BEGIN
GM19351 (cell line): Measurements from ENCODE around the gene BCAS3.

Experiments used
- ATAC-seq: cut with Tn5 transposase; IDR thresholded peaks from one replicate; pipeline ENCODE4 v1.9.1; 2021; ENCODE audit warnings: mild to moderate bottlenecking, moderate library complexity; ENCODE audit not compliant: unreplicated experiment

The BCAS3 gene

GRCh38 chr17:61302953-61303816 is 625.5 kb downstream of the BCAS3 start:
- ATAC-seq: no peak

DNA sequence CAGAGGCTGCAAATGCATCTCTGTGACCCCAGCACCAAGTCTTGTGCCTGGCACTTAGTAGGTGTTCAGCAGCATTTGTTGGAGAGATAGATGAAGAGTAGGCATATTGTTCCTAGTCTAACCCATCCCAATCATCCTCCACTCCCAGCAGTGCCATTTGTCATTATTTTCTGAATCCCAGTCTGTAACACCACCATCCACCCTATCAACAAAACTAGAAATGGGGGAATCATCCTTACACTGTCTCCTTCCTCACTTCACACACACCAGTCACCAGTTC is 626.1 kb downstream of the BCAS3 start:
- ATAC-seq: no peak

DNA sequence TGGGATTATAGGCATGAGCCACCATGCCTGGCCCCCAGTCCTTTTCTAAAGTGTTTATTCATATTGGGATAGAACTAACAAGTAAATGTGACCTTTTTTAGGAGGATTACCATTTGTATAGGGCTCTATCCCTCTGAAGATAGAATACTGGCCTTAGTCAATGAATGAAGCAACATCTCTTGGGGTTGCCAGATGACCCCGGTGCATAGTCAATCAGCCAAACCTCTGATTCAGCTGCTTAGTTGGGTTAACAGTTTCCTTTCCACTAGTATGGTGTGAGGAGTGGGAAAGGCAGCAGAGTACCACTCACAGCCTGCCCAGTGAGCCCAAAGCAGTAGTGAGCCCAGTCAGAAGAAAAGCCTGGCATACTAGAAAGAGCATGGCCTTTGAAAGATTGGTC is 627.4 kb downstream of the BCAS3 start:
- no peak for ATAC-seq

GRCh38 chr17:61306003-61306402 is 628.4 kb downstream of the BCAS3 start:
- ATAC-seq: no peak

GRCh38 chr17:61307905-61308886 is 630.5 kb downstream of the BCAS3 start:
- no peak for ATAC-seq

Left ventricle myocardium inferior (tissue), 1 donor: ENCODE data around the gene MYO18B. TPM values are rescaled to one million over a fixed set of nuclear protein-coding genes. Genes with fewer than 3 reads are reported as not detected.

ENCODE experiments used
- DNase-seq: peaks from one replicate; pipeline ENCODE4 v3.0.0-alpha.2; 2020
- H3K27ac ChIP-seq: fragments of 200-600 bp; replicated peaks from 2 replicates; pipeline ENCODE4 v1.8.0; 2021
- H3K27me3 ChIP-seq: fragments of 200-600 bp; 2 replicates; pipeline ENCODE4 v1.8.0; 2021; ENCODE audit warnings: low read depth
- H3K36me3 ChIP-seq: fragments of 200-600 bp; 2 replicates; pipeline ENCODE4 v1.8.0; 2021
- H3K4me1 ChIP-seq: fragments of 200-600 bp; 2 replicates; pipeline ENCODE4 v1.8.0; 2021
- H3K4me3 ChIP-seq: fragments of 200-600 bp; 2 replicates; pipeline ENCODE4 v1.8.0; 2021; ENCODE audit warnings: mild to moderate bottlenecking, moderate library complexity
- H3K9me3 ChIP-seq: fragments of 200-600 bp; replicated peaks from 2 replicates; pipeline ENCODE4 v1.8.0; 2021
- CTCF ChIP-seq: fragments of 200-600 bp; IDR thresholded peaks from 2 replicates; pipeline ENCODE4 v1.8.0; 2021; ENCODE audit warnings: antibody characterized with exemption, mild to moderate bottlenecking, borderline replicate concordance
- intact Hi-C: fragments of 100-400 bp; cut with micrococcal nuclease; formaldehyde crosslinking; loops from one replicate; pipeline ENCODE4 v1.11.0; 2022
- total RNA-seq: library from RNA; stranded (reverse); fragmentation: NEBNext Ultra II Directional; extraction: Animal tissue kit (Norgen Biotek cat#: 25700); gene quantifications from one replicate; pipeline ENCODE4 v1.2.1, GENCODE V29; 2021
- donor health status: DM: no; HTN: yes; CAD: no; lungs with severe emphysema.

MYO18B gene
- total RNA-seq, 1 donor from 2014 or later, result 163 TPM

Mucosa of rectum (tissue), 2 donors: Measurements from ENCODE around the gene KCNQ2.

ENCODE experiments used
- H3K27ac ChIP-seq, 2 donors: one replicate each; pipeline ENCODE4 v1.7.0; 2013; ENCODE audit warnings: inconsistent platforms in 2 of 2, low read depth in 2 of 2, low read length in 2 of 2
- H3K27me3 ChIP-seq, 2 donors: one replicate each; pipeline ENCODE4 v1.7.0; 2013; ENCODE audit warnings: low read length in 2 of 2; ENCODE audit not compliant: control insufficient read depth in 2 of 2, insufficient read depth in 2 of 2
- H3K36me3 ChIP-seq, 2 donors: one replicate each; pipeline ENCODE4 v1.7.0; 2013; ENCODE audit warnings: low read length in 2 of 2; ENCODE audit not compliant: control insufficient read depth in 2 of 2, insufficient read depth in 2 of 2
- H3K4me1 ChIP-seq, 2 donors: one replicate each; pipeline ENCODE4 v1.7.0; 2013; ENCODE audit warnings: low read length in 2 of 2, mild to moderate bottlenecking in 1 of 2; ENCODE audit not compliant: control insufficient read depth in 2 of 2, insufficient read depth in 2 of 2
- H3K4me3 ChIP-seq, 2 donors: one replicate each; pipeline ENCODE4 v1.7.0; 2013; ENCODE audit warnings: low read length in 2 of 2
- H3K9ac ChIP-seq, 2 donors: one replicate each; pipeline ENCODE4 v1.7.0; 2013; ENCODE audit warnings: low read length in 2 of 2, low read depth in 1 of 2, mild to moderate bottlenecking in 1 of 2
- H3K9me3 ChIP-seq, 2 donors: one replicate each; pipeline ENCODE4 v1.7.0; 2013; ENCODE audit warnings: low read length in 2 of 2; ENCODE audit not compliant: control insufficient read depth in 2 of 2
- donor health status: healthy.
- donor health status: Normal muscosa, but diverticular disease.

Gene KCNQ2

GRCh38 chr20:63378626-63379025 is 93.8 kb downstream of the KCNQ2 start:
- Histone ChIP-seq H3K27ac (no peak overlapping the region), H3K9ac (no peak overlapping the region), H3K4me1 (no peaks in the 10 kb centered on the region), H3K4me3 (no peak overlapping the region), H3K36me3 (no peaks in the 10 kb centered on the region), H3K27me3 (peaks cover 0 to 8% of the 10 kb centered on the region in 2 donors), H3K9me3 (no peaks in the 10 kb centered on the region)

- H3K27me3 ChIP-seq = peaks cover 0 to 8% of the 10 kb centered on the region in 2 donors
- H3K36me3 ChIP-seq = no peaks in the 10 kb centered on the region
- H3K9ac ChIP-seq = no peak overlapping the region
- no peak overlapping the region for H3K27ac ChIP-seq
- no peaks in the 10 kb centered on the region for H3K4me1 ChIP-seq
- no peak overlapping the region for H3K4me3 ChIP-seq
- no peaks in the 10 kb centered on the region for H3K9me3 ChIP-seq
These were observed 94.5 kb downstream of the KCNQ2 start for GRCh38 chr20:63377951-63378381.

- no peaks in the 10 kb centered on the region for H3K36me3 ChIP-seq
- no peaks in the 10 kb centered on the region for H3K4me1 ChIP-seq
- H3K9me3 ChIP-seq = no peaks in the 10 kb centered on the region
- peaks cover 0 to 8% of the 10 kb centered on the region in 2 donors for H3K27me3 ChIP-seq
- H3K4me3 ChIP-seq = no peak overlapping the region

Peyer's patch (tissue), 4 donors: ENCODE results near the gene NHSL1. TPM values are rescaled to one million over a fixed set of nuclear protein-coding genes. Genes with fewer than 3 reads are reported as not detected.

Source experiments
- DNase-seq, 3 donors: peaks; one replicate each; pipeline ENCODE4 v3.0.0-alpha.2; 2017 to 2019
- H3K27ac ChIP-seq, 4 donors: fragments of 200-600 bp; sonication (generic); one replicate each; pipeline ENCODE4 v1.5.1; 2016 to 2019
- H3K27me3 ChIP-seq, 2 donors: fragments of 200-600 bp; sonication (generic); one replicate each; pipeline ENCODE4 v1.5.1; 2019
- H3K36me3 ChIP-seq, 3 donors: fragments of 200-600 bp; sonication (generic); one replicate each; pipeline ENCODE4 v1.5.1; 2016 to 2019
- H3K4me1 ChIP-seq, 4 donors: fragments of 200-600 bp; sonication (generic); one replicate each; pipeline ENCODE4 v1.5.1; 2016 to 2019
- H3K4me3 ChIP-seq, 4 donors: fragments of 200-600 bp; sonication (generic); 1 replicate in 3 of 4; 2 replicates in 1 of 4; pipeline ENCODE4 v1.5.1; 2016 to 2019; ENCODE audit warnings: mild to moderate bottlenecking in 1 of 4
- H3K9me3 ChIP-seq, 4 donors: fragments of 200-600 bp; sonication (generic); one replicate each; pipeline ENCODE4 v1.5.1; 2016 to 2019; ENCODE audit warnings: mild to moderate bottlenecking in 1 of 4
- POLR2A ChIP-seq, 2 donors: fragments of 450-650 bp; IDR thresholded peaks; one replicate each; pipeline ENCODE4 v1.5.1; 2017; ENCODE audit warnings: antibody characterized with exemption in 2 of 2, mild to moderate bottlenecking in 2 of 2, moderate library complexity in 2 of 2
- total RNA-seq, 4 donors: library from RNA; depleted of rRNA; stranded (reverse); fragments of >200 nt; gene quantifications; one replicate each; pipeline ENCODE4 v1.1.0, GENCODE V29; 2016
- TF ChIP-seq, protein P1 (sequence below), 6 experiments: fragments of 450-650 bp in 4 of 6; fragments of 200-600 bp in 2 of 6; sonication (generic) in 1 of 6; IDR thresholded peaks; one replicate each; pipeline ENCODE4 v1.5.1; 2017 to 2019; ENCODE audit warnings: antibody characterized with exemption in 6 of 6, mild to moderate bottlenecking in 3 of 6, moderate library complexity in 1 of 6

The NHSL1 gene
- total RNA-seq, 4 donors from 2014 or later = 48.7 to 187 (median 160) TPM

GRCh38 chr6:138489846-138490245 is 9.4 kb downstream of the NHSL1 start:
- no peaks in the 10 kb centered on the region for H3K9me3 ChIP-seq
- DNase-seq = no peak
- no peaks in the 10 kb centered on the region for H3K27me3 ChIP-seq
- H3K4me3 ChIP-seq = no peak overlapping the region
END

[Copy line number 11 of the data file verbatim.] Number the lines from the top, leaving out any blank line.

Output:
GRCh38 chr17:61306003-61306402 is 628.4 kb downstream of the BCAS3 start: